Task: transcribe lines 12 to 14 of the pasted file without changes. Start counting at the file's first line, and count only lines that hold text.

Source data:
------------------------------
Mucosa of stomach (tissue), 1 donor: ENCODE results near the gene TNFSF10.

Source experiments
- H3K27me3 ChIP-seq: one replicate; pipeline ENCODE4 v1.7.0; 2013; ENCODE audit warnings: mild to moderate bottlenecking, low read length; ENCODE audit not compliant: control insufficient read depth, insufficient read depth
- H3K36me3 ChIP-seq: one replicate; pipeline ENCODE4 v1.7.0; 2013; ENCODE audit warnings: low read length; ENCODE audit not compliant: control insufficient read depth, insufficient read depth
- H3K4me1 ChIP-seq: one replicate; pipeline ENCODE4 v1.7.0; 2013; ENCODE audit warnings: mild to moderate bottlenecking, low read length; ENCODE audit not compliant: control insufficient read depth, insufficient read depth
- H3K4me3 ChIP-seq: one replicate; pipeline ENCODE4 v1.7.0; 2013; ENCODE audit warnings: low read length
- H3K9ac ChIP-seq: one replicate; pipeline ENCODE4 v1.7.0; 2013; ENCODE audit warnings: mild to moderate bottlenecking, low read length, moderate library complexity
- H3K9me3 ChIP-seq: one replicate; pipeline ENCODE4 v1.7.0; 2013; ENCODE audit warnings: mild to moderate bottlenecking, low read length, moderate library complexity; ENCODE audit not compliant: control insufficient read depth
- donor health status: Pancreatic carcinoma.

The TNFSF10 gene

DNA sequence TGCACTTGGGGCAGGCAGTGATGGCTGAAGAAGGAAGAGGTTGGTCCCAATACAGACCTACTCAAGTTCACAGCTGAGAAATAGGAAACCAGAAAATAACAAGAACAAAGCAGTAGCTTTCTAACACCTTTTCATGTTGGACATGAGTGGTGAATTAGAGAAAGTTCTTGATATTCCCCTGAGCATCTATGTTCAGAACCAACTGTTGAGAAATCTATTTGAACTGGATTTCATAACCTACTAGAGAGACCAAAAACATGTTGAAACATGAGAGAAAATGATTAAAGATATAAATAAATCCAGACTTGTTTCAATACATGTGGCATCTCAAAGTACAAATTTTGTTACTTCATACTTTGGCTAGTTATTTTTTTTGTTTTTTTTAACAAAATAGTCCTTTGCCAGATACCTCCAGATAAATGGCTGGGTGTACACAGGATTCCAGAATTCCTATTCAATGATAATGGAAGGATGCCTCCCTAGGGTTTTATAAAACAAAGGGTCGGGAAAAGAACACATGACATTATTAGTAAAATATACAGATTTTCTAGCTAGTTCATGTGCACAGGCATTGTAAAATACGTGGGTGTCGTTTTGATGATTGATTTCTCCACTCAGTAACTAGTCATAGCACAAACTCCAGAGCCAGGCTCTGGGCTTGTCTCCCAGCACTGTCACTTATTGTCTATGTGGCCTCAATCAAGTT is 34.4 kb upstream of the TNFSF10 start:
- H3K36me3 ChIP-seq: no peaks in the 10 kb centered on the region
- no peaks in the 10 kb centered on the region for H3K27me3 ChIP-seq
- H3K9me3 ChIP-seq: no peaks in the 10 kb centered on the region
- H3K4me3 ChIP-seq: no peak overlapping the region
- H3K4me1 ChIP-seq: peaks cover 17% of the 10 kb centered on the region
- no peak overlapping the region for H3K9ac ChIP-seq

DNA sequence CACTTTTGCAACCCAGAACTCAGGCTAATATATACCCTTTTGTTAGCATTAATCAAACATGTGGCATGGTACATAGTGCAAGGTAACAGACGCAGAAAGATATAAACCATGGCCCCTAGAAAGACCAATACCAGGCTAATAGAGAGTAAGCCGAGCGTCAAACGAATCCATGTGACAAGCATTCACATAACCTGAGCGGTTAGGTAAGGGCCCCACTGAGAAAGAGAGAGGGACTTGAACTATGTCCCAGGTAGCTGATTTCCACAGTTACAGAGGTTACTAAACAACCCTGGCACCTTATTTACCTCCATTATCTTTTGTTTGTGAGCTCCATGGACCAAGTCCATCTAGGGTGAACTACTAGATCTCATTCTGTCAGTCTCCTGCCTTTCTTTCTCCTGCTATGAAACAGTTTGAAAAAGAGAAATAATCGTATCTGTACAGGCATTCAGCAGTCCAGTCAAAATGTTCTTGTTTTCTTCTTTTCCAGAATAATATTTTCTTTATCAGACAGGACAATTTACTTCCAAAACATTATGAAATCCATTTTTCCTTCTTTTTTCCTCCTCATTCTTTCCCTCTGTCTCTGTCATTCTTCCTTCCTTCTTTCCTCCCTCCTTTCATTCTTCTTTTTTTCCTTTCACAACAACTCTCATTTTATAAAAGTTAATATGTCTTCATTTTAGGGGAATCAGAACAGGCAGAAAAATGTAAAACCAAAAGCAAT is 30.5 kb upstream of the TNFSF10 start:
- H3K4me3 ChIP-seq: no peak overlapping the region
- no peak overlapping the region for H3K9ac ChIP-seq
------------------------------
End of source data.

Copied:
- H3K36me3 ChIP-seq: no peaks in the 10 kb centered on the region
- no peaks in the 10 kb centered on the region for H3K27me3 ChIP-seq
- H3K9me3 ChIP-seq: no peaks in the 10 kb centered on the region